“I think it’s one of those things, the right solution at the right time,” she says. “MeToo happened and I knew that women wanted to share their stories online, and that they didn’t have a place where they could do it and feel like it was actually being used.”
She’s a Crowd may have remained no more than a concept had Condliffe not joined SheStarts, a women-only startup incubator helping female entrepreneurs build tech companies.
The only one of its kind in this part of the world and very possibly unique internationally, SheStarts was launched in Australia in 2016 by accelerator provider Blue Chilli in conjunction with MYOB and ANZ. Two cohorts of female startup founders have now graduated from the programme, and it is recruiting for the 2019 course.
MYOB’s executive GM of marketing and direct sales Natalie Feehan says there have been some notable SheStarts successes, such as FarmPay, an online payment platform founded by a farmer who was appalled at how long it took for she and her husband to get paid for their produce, and VetChat providing virtual vet consultations. The programme has been so successful that the organisers are looking at rolling it out to other countries, including New Zealand.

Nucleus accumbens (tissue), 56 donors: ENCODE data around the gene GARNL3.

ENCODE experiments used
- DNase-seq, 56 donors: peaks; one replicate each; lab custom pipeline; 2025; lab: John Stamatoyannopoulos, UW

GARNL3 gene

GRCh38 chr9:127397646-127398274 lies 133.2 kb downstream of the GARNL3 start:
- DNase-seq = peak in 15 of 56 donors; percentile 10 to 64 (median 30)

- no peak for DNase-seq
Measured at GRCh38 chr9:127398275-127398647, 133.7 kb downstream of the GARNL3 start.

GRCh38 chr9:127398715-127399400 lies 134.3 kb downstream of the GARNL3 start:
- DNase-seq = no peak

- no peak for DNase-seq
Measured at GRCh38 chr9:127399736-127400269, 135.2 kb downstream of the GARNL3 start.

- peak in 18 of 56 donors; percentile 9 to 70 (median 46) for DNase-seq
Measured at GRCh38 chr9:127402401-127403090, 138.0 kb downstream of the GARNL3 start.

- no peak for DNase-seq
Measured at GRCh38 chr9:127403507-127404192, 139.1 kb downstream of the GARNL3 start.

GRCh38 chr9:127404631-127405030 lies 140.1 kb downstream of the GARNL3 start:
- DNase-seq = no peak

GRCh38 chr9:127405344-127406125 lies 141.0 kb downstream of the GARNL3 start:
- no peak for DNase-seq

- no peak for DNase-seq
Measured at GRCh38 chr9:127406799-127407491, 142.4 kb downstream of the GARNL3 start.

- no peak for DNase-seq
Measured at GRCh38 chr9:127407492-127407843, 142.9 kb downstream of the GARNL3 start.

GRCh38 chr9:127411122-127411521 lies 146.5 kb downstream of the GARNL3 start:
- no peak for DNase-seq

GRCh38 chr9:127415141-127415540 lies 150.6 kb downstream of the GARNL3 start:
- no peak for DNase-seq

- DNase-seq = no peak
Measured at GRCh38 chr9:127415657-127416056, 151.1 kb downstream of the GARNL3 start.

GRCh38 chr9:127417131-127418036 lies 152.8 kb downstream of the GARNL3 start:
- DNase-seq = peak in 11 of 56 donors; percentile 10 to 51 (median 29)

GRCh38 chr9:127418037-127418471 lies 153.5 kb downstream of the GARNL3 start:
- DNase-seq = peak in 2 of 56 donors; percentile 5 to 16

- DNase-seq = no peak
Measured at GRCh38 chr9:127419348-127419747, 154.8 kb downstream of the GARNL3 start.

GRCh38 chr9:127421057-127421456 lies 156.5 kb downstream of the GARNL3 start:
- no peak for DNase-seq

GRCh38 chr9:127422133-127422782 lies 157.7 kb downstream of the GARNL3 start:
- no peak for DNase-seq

The SheStarts founders come from diverse backgrounds and have different skill sets, Feehan says. What they have in common is that they all have a great idea but just don’t know how to make it happen. Blue Chilli saw that 90% of the founders coming through its programmes were men, and identified an opportunity to create an accelerator specifically for non-technical women.